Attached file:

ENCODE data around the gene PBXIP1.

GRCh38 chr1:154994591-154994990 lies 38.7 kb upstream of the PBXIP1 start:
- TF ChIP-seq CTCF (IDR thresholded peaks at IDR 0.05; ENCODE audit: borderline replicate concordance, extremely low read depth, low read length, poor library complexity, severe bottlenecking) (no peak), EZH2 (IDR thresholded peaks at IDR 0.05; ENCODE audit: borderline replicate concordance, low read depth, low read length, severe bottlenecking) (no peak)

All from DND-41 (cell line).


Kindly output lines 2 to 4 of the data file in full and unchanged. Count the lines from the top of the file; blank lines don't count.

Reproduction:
GRCh38 chr1:154994591-154994990 lies 38.7 kb upstream of the PBXIP1 start:
- TF ChIP-seq CTCF (IDR thresholded peaks at IDR 0.05; ENCODE audit: borderline replicate concordance, extremely low read depth, low read length, poor library complexity, severe bottlenecking) (no peak), EZH2 (IDR thresholded peaks at IDR 0.05; ENCODE audit: borderline replicate concordance, low read depth, low read length, severe bottlenecking) (no peak)

All from DND-41 (cell line).